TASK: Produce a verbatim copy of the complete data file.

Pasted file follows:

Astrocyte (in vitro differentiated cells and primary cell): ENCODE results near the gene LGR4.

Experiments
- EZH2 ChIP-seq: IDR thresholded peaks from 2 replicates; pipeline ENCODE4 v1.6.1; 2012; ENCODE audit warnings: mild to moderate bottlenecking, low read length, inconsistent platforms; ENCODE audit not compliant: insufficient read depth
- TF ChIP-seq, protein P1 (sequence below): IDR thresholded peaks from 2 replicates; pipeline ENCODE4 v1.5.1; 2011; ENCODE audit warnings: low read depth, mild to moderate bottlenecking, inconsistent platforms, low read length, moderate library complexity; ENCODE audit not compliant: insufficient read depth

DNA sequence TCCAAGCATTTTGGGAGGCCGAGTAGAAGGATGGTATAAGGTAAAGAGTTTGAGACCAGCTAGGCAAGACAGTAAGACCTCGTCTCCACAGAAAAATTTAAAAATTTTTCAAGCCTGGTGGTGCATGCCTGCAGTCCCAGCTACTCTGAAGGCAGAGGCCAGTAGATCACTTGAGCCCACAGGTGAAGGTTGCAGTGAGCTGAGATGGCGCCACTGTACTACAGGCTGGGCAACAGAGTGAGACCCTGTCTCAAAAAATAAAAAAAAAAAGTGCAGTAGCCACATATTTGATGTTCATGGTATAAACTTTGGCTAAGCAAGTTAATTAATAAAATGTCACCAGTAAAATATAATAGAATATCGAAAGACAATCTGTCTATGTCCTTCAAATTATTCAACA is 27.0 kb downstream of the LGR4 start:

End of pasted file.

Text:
Astrocyte (in vitro differentiated cells and primary cell): ENCODE results near the gene LGR4.

Experiments
- EZH2 ChIP-seq: IDR thresholded peaks from 2 replicates; pipeline ENCODE4 v1.6.1; 2012; ENCODE audit warnings: mild to moderate bottlenecking, low read length, inconsistent platforms; ENCODE audit not compliant: insufficient read depth
- TF ChIP-seq, protein P1 (sequence below): IDR thresholded peaks from 2 replicates; pipeline ENCODE4 v1.5.1; 2011; ENCODE audit warnings: low read depth, mild to moderate bottlenecking, inconsistent platforms, low read length, moderate library complexity; ENCODE audit not compliant: insufficient read depth

DNA sequence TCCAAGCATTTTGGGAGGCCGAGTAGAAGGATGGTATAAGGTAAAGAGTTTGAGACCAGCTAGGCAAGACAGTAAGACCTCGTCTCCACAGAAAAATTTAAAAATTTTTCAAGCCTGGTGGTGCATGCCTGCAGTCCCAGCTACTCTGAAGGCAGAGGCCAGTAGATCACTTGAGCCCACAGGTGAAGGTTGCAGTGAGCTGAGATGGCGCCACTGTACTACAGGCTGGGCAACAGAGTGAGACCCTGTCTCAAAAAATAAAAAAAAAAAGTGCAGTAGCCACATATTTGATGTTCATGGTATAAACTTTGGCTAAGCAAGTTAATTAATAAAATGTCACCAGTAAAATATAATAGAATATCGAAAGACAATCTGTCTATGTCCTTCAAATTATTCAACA is 27.0 kb downstream of the LGR4 start: